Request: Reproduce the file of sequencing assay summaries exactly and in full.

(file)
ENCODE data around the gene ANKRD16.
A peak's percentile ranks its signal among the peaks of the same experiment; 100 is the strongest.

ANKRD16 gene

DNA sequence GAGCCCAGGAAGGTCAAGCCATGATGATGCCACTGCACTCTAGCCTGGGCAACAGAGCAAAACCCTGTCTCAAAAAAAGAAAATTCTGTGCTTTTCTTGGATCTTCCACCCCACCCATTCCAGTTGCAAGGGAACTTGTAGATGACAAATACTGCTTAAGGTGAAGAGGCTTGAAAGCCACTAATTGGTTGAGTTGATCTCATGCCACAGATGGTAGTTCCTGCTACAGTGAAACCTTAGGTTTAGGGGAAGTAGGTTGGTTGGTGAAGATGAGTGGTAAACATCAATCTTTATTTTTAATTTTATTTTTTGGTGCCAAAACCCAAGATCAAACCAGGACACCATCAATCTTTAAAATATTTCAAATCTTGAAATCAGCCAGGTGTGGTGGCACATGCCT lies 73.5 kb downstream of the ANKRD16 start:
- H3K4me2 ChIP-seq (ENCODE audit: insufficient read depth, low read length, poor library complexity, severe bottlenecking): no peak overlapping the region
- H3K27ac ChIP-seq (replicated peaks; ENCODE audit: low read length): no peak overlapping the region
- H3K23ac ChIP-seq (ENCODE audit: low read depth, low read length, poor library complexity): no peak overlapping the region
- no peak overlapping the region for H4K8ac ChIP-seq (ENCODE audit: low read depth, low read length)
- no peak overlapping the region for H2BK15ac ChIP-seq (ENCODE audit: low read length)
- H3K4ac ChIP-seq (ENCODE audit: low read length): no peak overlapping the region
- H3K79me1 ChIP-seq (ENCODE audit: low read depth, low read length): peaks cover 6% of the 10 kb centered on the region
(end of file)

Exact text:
ENCODE data around the gene ANKRD16.
A peak's percentile ranks its signal among the peaks of the same experiment; 100 is the strongest.

ANKRD16 gene

DNA sequence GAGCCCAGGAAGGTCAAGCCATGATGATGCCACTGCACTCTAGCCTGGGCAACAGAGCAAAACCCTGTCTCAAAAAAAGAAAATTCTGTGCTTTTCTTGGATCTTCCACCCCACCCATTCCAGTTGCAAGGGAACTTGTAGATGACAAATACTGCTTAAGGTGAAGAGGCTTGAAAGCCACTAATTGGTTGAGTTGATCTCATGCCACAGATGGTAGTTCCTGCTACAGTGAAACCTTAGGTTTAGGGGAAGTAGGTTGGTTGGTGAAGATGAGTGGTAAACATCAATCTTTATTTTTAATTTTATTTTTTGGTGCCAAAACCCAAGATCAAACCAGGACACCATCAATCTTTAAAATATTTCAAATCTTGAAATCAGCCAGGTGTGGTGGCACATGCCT lies 73.5 kb downstream of the ANKRD16 start:
- H3K4me2 ChIP-seq (ENCODE audit: insufficient read depth, low read length, poor library complexity, severe bottlenecking): no peak overlapping the region
- H3K27ac ChIP-seq (replicated peaks; ENCODE audit: low read length): no peak overlapping the region
- H3K23ac ChIP-seq (ENCODE audit: low read depth, low read length, poor library complexity): no peak overlapping the region
- no peak overlapping the region for H4K8ac ChIP-seq (ENCODE audit: low read depth, low read length)
- no peak overlapping the region for H2BK15ac ChIP-seq (ENCODE audit: low read length)
- H3K4ac ChIP-seq (ENCODE audit: low read length): no peak overlapping the region
- H3K79me1 ChIP-seq (ENCODE audit: low read depth, low read length): peaks cover 6% of the 10 kb centered on the region